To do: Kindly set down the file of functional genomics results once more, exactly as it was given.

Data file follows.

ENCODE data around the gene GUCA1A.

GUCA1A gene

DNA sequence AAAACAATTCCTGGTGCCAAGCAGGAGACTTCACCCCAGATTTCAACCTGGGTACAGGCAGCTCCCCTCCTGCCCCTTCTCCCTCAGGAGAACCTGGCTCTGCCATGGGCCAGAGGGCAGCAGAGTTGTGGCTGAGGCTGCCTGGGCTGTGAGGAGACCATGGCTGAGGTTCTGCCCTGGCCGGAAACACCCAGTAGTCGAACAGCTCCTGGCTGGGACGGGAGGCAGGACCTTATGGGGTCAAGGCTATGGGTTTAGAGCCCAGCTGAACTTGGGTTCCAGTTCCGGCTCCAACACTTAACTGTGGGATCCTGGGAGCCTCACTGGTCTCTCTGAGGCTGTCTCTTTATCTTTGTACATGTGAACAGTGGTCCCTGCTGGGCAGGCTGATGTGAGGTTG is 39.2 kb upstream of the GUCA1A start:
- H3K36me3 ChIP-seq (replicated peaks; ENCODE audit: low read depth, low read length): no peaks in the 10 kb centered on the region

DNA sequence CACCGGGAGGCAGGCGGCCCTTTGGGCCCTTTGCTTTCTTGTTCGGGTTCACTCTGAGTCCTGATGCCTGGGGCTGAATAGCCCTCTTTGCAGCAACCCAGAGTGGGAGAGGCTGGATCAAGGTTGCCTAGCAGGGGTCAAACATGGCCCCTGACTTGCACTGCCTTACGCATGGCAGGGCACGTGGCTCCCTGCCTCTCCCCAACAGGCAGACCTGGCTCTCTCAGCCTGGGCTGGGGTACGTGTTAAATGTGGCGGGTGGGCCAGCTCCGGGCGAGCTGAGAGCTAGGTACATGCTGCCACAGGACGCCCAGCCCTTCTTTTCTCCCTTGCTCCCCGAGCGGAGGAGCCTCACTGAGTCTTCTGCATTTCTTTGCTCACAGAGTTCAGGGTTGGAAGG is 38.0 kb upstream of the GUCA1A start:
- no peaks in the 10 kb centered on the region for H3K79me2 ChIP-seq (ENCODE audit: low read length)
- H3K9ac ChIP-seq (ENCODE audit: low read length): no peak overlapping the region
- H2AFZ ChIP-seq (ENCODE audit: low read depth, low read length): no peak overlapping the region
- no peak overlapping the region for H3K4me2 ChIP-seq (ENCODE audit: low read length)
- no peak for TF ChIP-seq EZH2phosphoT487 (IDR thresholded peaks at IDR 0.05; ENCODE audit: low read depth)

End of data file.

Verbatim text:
ENCODE data around the gene GUCA1A.

GUCA1A gene

DNA sequence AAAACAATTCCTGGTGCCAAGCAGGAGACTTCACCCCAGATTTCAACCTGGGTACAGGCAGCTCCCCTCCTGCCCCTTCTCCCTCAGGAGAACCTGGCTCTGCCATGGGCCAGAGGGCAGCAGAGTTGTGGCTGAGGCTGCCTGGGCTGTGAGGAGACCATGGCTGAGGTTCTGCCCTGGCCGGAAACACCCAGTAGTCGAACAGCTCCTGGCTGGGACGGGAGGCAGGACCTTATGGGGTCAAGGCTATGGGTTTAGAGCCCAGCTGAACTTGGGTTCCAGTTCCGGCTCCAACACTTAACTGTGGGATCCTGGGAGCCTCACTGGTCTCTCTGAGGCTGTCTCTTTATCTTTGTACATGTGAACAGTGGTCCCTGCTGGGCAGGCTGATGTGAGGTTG is 39.2 kb upstream of the GUCA1A start:
- H3K36me3 ChIP-seq (replicated peaks; ENCODE audit: low read depth, low read length): no peaks in the 10 kb centered on the region

DNA sequence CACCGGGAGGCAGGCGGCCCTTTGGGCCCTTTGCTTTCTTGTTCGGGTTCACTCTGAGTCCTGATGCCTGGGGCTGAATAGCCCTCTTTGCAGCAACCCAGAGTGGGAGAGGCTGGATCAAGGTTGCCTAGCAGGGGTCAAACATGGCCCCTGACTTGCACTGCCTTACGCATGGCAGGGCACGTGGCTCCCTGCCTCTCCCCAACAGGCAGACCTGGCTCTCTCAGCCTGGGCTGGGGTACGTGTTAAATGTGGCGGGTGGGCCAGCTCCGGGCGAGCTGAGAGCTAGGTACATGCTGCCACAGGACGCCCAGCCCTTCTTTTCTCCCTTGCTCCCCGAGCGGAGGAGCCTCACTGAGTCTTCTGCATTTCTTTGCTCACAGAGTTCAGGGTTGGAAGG is 38.0 kb upstream of the GUCA1A start:
- no peaks in the 10 kb centered on the region for H3K79me2 ChIP-seq (ENCODE audit: low read length)
- H3K9ac ChIP-seq (ENCODE audit: low read length): no peak overlapping the region
- H2AFZ ChIP-seq (ENCODE audit: low read depth, low read length): no peak overlapping the region
- no peak overlapping the region for H3K4me2 ChIP-seq (ENCODE audit: low read length)
- no peak for TF ChIP-seq EZH2phosphoT487 (IDR thresholded peaks at IDR 0.05; ENCODE audit: low read depth)